Changing a car battery

Matty F wrote:

Matty,
what make of car?
My Toyota and my wife's Suzuki didn't turn a hair when I disconnected the old battery and put a new one in. No funny codes, no retuning, just reconnect and go.
Andy
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It's a Jaguar. But my Mazda loses everything when I disconnect the battery, and ditto for all other cars I've owned. I'm not happy using the cigarette lighter socket for anything important. I've had the plug move or come unplugged at the wrong moment. My jumper leads with alligator clips don't come undone!
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I reckon the odds of your various cables and multiple batteries giving you grief/shorts/disconnects aka "problems" would far outweigh the risk of a cigarette lighter adaptor plug suddenly loosening itself whilst unattended at the other end of the Jag....
Cheers JimK
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I will consider the cigarette lighter approach next time. The three battery technique could go wrong, although I'm used to dealing with large currents (up to 5000 amps even!). I happened to have a spare battery and no cigarette lighter plug. It was nice to not have to reset 27 radio stations and the radio code and the clock.
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Since the start of this century most Peugeots, and I assume other makes, have had no need of codes because the radio is paired to the onboard computer. You still lose your tuning settings though. The handbook ought to tell you if yours requires a code.
Second point - I saw, a while back, a cable for sale with a cigarette lighter style plug at each end for exactly this purpose. You abviously need to ensure that your lighter does not power down with the ignition though. And don't try it with an older car with positive earth connections.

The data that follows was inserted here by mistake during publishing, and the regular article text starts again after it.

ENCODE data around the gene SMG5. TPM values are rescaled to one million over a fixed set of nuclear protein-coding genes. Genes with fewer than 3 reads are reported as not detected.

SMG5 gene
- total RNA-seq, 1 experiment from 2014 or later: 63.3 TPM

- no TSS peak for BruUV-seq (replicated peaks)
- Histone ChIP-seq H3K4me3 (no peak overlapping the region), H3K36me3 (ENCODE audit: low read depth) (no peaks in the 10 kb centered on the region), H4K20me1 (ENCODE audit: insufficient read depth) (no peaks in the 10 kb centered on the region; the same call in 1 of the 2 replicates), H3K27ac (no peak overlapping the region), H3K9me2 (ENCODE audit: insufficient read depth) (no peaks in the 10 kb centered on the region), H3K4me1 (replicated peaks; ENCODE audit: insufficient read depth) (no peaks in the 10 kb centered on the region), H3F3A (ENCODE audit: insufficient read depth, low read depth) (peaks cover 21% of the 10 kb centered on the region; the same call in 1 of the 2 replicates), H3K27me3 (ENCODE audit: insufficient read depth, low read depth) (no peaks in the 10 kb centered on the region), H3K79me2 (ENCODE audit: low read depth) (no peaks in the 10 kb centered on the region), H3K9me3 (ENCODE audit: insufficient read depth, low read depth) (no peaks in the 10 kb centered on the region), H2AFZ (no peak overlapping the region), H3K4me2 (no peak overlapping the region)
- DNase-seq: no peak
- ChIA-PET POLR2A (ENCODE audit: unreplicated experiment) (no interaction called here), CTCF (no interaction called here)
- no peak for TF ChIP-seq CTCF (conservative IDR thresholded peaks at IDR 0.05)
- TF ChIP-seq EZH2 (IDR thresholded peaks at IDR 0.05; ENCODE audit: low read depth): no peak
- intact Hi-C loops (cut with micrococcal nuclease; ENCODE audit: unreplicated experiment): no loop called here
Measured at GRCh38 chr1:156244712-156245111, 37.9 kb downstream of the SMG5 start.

--
Tinkerer



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On Sun, 30 May 2010 11:40:57 +0100, "Tinkerer"

Halfords sell a little gadget just for this very purpose.
"Computer Memory Saver" from Draper, Type CMS1. It plugs into the cigarette lighter socket. I have one myself, and it works fine.
David
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This is a text only newsgroup
don't post pictures, include a link instead
--
geoff

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Now how is it when I unplug any PC here it somehow remembers its BOIS memory?..
And they cannot get a car to do this?...
Boggle;!...
--
Tony Sayer


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The usual problems are restricted to the car radio which looses its station memory or and needs re-coding.
Most car radios cost the makers pennies - hence no DAB etc.
My DAB Blaupunkt uses a special SD card for security coding. If you power it down totally, that has to be inserted to make it work again, but it retains all your settings. Once activated you remove that special card and replace it with an ordinary one if you wish to record off the radio, etc.
--
*If a pig loses its voice, is it disgruntled?

Dave Plowman snipped-for-privacy@davenoise.co.uk London SW
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Lets not start that now shall we;!..

I wonder why they bother with it all in modern radios where they are part of the car now, lest the ones I've seen are unlike the standard DIN slot type which are more "pinch-able"..
--
Tony Sayer


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Sadly it's a fact. I'm told 10 dollars is the average cost. So adding a memory back up system could cost quite a bit given the numbers produced. Of course if customers rebelled over having to re-set the radio each time the battery went flat or whatever, the makers might do something. A bit like fitting DAB. ;-) But obviously everyone is perfectly happy...